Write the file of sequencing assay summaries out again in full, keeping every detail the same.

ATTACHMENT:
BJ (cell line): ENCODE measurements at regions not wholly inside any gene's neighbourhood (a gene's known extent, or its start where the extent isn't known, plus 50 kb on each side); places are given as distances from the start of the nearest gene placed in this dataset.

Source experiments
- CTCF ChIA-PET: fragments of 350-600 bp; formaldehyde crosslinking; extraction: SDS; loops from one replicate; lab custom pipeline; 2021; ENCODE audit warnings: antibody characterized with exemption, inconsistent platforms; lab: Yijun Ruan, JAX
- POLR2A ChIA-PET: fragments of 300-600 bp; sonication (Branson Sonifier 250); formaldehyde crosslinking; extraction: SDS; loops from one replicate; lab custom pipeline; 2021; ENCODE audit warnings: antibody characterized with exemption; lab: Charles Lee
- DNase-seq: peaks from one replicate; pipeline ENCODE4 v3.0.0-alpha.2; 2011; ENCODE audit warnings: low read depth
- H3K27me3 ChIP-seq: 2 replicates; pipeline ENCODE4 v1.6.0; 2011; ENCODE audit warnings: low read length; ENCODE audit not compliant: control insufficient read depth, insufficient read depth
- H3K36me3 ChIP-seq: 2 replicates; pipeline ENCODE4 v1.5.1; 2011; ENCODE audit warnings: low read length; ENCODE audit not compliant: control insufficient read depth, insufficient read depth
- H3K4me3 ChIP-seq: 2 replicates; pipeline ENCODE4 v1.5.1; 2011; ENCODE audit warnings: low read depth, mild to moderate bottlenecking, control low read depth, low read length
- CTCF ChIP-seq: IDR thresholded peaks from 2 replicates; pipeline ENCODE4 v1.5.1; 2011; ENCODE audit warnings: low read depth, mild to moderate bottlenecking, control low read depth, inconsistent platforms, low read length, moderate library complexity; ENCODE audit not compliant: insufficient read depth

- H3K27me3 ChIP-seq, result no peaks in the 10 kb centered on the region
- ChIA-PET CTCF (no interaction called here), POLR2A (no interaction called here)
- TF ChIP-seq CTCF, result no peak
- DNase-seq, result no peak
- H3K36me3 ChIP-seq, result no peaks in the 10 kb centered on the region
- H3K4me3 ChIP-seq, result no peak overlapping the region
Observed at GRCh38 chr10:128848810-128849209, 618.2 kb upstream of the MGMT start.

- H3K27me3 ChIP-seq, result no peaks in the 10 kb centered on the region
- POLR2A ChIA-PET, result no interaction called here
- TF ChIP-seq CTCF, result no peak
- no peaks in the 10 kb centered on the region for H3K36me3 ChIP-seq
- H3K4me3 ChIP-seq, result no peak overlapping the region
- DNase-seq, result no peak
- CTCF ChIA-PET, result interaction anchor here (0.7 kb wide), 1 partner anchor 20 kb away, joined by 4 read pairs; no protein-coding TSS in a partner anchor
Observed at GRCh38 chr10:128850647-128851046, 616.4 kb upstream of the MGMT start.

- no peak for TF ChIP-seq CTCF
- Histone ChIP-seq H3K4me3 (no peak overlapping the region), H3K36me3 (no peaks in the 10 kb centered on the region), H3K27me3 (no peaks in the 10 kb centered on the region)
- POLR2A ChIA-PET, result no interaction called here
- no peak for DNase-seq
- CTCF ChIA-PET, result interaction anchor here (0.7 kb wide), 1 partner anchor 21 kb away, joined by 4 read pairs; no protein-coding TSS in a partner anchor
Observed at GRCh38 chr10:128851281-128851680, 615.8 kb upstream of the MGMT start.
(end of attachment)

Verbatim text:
BJ (cell line): ENCODE measurements at regions not wholly inside any gene's neighbourhood (a gene's known extent, or its start where the extent isn't known, plus 50 kb on each side); places are given as distances from the start of the nearest gene placed in this dataset.

Source experiments
- CTCF ChIA-PET: fragments of 350-600 bp; formaldehyde crosslinking; extraction: SDS; loops from one replicate; lab custom pipeline; 2021; ENCODE audit warnings: antibody characterized with exemption, inconsistent platforms; lab: Yijun Ruan, JAX
- POLR2A ChIA-PET: fragments of 300-600 bp; sonication (Branson Sonifier 250); formaldehyde crosslinking; extraction: SDS; loops from one replicate; lab custom pipeline; 2021; ENCODE audit warnings: antibody characterized with exemption; lab: Charles Lee
- DNase-seq: peaks from one replicate; pipeline ENCODE4 v3.0.0-alpha.2; 2011; ENCODE audit warnings: low read depth
- H3K27me3 ChIP-seq: 2 replicates; pipeline ENCODE4 v1.6.0; 2011; ENCODE audit warnings: low read length; ENCODE audit not compliant: control insufficient read depth, insufficient read depth
- H3K36me3 ChIP-seq: 2 replicates; pipeline ENCODE4 v1.5.1; 2011; ENCODE audit warnings: low read length; ENCODE audit not compliant: control insufficient read depth, insufficient read depth
- H3K4me3 ChIP-seq: 2 replicates; pipeline ENCODE4 v1.5.1; 2011; ENCODE audit warnings: low read depth, mild to moderate bottlenecking, control low read depth, low read length
- CTCF ChIP-seq: IDR thresholded peaks from 2 replicates; pipeline ENCODE4 v1.5.1; 2011; ENCODE audit warnings: low read depth, mild to moderate bottlenecking, control low read depth, inconsistent platforms, low read length, moderate library complexity; ENCODE audit not compliant: insufficient read depth

- H3K27me3 ChIP-seq, result no peaks in the 10 kb centered on the region
- ChIA-PET CTCF (no interaction called here), POLR2A (no interaction called here)
- TF ChIP-seq CTCF, result no peak
- DNase-seq, result no peak
- H3K36me3 ChIP-seq, result no peaks in the 10 kb centered on the region
- H3K4me3 ChIP-seq, result no peak overlapping the region
Observed at GRCh38 chr10:128848810-128849209, 618.2 kb upstream of the MGMT start.

- H3K27me3 ChIP-seq, result no peaks in the 10 kb centered on the region
- POLR2A ChIA-PET, result no interaction called here
- TF ChIP-seq CTCF, result no peak
- no peaks in the 10 kb centered on the region for H3K36me3 ChIP-seq
- H3K4me3 ChIP-seq, result no peak overlapping the region
- DNase-seq, result no peak
- CTCF ChIA-PET, result interaction anchor here (0.7 kb wide), 1 partner anchor 20 kb away, joined by 4 read pairs; no protein-coding TSS in a partner anchor
Observed at GRCh38 chr10:128850647-128851046, 616.4 kb upstream of the MGMT start.

- no peak for TF ChIP-seq CTCF
- Histone ChIP-seq H3K4me3 (no peak overlapping the region), H3K36me3 (no peaks in the 10 kb centered on the region), H3K27me3 (no peaks in the 10 kb centered on the region)
- POLR2A ChIA-PET, result no interaction called here
- no peak for DNase-seq
- CTCF ChIA-PET, result interaction anchor here (0.7 kb wide), 1 partner anchor 21 kb away, joined by 4 read pairs; no protein-coding TSS in a partner anchor
Observed at GRCh38 chr10:128851281-128851680, 615.8 kb upstream of the MGMT start.